For over 20 years now, many US businesses have slowly shifted away from having 100% of their staff in the office 100% of the time. Some opened up to flexible schedules, allowing some employees to work a few days at home. While others got more aggressive with the shift and began hiring outside of their immediate geographical locations, onboarding employees who rarely, if ever, visit the office.

The internet, cloud-based computing, video conferencing, and smarter and smarter smartphones have all made it possible for employees to be productive and stay connected. All without having to be under the same roof as their coworkers.

Nothing has had a greater impact on the shift towards remote work than the COVID-19 pandemic. In a matter of a few days, businesses across the world had to make arrangements for their employees to continue working while sheltering in place in their homes.

For companies that already offered flexible hours and work-from-home opportunities, the pandemic had less of an impact on productivity.

“Before the pandemic, we had 20% of remote employees. In most cases, there were web-developers and writers. The lockdown taught us that everyone can work at home without losing productivity. Today, we allow all employees to work where they feel more comfortable and happy. I’m not going to change this.” – Anatolii Ulitovskyi, Founder of SEOtools.TV

But for those that had avoided remote work, it took a lot to close up the office. That also meant getting everyone situated at home and figuring out how work was going to continue without employees sharing a physical space.

While analysts are busy making predictions about the long-term post-pandemic effects on the workforce, I’m confident that more companies than ever will consider remote work as a viable option. For some, that may even mean creating a remote-first staffing strategy.

Developing a Remote-First Staffing Strategy

So, what is a remote-first strategy? Think of it just like “mobile-first” in the design world. Mobile-first is where developers and UX designers create digital experiences for phones and tablets. This leaves the desktop/laptop experience as a trailing requirement. “Remote-first” puts the remote work experience first. This relegates the office — if there is one — to just another place an employee may sit.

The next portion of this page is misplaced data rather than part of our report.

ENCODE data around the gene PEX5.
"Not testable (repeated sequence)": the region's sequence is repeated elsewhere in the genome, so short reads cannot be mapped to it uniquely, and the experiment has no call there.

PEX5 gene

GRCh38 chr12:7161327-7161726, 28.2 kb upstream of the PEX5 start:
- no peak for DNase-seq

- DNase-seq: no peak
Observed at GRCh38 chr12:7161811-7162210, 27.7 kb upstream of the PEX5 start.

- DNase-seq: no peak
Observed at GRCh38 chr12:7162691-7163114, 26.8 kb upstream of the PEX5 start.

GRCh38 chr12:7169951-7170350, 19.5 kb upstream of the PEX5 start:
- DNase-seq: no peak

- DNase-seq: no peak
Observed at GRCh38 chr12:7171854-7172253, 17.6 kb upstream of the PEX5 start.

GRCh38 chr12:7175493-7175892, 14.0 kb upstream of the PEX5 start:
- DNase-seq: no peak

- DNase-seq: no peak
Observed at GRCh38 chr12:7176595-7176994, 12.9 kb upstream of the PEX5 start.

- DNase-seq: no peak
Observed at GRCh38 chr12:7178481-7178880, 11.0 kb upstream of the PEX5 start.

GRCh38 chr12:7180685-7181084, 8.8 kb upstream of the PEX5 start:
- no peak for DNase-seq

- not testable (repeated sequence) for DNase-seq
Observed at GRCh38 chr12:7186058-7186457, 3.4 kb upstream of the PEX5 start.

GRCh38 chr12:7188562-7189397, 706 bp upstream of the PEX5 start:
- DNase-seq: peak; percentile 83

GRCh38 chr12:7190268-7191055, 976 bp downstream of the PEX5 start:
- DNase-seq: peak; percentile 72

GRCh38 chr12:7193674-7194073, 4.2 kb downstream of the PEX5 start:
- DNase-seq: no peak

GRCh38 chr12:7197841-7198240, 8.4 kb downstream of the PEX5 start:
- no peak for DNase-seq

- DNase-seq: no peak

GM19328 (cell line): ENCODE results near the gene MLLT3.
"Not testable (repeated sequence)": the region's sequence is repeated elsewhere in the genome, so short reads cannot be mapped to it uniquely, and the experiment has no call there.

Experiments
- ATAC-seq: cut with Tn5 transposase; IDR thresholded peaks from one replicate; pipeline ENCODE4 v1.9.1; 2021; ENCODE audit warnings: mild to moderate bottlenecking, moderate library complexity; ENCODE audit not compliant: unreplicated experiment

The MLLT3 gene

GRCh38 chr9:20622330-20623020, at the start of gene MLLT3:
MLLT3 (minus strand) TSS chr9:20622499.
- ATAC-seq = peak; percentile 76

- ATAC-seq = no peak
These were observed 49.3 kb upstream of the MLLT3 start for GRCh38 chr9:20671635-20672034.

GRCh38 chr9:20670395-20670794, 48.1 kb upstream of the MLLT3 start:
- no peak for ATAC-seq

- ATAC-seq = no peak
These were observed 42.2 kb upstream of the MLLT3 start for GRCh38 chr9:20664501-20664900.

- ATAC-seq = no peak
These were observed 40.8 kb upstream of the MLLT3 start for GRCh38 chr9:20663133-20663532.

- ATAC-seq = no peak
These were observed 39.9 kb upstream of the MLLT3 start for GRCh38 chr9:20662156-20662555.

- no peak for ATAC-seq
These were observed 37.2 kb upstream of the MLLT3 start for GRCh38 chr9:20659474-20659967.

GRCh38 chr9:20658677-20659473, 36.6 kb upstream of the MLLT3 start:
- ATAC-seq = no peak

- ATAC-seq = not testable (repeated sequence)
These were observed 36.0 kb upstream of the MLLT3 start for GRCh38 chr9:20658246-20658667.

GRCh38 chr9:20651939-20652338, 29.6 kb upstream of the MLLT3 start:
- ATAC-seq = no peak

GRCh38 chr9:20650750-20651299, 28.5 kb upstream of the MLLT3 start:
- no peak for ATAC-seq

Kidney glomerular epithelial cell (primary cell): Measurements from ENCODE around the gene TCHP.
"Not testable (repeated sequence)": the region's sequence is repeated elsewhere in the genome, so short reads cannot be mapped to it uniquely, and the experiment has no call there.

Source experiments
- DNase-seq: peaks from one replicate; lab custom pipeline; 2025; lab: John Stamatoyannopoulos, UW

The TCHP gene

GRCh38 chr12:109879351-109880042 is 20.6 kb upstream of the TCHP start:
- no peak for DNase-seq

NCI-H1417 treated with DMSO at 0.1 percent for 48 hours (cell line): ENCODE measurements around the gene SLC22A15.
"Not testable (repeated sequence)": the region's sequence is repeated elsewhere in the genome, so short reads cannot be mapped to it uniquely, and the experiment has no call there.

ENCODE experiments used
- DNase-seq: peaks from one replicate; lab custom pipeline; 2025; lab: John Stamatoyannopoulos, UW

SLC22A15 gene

When you can’t rely on a building and proximity to bring your team together, teach them the ropes, align them on priorities, and motivate them to produce good work, you’ve got to be intentional about how work will get done.

You’ll need to cover these three areas when you build a remote-first company:

  1. Rules of Engagement: Be clear about the who, what, when, where, and how for each employee, each team, and each project, and each goal.
  2. Access: Provide employees with access to the physical items they need to do their jobs (ie, laptops and smartphones), access to tools and data (ie, Google Drive, email, your CRM), and access to their teammates, managers, and company executives.
  3. Communication: Most importantly, you’ll need to ensure that your employees can easily communicate with one another and stay on the same page.

Benefits of Remote Collaboration

If you do it right, a remote workforce brings along so many benefits for productivity and profitability. Here are a few:

Cost savings

Let’s start with the most obvious and most measurable benefit of having a remote workforce: no rent and facilities costs. If you don’t need a central location that is large enough for your team, equipped, cleaned, heated/cooled, maintained, and decorated – that’s a huge saving on traditional business costs. That’s money you can invest elsewhere, or pass through to profits.

Employee satisfaction